Georgia Bulletin

The Newspaper of the Catholic Archdiocese of Atlanta


Archdiocese of Atlanta, Diocese of Savannah welcome independent review of child abuse files

By NICHOLE GOLDEN, Staff Writer | Published May 10, 2019  | En Español

ATLANTA—A third-party review of any records of the Archdiocese of Atlanta regarding suspected child abuse will begin soon and is fully supported by Archbishop Wilton D. Gregory, who first encouraged the independent study of files last fall.

Even with Archbishop Gregory’s appointment as archbishop of Washington, the review will take place. The review will be conducted by the Prosecuting Attorneys’ Council (PAC), which is the judicial branch government agency supporting Georgia prosecutors and their staffs. The PAC will also conduct a similar review of records of the Diocese of Savannah.

With the support of Archbishop Gregory and Bishop Gregory Hartmayer, OFM Conv., of the Diocese of Savannah, the archdiocese and the diocese expressed willingness to permit the PAC to conduct a review of any records, files, documents and reports concerning suspected child abuse.

In January, Georgia Attorney General Christopher Carr facilitated a meeting to formalize the process between Peter J. Skandalakis, executive director of PAC; Perry J. McGuire and Stephen M. Forte, attorneys for the Archdiocese of Atlanta; and Francis J. Mulcahy, executive director of the Georgia Catholic Conference.

Skandalakis will lead the review in accordance with a memorandum of understanding (MOU) to which all parties have agreed regarding the process. This is an independent evaluation by PAC. The Archdiocese of Atlanta and Diocese of Savannah will have no oversight and have agreed to complete cooperation.

A report will be issued upon conclusion of the review by Skandalakis, who told The Atlanta Journal-Constitution that he trusts all relevant records will be turned over to PAC “and I have no reason to not believe that simply because the archbishop is the one who really wants this done. I really believe the archbishop wants an open and transparent process.”

Frank Mulcahy of the Georgia Catholic Conference said “all parties agreed that PAC would be fair and objective.”

In August 2018, following the resignation of Theodore McCarrick from the College of Cardinals and the release of the Pennsylvania grand jury report, Archbishop Gregory acknowledged to the people of God in the Archdiocese of Atlanta that “our trustworthiness as bishops has been so seriously compromised that acting alone—even with the best of intentions and the highest principles, policies and plans—may not move the hearts of the faithful to believe.”

Before departing Atlanta to become the new leader of the Archdiocese of Washington, Archbishop Gregory provided additional details on the decision to seek a third-party evaluation of documents regarding suspected abuse. He said discussions with Carr and staff members of the attorney general’s office and the archdiocese began last fall on ways to make the church’s records fully transparent through a third party.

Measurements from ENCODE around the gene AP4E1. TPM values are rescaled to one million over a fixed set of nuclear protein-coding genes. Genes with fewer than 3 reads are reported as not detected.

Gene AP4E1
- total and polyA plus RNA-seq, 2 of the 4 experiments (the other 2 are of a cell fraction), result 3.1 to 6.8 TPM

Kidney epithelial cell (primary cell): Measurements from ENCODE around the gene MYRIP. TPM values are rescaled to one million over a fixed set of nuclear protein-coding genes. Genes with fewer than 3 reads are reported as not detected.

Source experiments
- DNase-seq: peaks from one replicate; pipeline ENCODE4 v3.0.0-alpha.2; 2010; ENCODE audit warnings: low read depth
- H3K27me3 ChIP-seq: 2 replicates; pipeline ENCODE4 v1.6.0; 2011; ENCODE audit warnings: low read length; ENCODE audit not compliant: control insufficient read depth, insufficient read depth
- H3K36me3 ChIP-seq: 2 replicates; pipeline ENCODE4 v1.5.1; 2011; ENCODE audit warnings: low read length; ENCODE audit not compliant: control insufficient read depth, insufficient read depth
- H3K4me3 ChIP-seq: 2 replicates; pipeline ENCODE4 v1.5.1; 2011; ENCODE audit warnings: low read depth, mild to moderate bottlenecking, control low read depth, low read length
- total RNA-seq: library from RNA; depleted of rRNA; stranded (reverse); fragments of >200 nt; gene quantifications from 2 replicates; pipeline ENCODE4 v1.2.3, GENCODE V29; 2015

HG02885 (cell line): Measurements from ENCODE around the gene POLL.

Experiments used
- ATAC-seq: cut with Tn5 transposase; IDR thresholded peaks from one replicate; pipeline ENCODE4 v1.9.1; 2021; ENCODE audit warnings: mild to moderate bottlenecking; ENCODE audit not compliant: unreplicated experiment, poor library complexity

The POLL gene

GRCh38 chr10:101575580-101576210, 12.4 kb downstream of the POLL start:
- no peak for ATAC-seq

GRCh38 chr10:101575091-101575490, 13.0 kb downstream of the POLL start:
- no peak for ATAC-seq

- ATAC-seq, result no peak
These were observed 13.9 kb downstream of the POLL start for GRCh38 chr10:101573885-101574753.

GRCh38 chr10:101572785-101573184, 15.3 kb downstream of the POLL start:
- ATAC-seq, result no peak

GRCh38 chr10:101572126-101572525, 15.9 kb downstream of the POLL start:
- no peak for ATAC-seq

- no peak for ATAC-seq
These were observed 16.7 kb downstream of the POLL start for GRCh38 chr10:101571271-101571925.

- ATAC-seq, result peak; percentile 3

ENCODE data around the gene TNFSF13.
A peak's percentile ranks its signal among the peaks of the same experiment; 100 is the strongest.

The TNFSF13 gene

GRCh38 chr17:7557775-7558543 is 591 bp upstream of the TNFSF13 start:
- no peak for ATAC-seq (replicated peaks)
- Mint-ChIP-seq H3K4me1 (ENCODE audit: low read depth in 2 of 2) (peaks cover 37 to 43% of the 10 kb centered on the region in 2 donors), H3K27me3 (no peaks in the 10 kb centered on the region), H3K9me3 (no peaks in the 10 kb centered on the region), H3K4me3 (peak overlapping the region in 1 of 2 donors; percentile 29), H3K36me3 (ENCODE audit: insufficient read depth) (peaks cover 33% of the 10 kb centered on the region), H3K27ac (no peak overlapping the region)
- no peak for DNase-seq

“From our very first conversation I have encouraged this independent review, and now I welcome it. I believe with all my heart that if there are things in our records that the people of God need to know, we must rely on independent, objective and determined eyes to find and reveal them—once and for all,” said Archbishop Gregory. “I remain completely confident that the promises made and the processes put in place over the past two decades have rendered our Catholic churches and schools among the safest environments in our state, as they should be and that this review will bear that out. There are no priests currently in ministry against whom there are credible allegations of sexual abuse of a minor.”

The archbishop said if failures are uncovered from the past, they will be addressed.

“If there are consequences, we will accept them. Only then may the healing commence. Only then may we hope to reconcile your uncompromised faith in the heavenly Father with confidence in his church’s earthly leaders,” he said. “Only then may we bishops ask contritely and humbly for God’s boundless mercy and continue our work in his holy name.”

In August, when the Pennsylvania grand jury report was made public, Archbishop Gregory offered a prayer for light to break through the darkness.

“I pray that all victims and survivors of sexual abuse will come forward and receive the help, support and healing they need. And I pray that our church and our leadership will be renewed and transformed by the light of Christ and have the courage to take the necessary next steps,” he said.

Bishop Hartmayer and Archbishop Gregory said this is “only one step of the many we must take” to restore trust.

“We are grateful to the attorney general and the PAC for their diligence and professionalism, and we assure them and you of our full cooperation,” said Archbishop Gregory.

Stephen Forte of Smith, Gambrell & Russell, archdiocesan attorney, said that the review is expected to last at least a year and is being undertaken in a spirit of cooperation among all parties.

Forte emphasized that prior internal reviews by the lay advisory board in Atlanta were undertaken to demonstrate transparency and the review by the PAC is in continuation of that policy. On Nov. 7, 2018 the archdiocese published a list of clergy credibly accused of sexual abuse of a minor in the past and stated it would update the list if new credible accusations of sexual abuse of a minor are determined.

Mulcahy said the MOU took effect on May 1, and he expects the review to officially begin in the near future.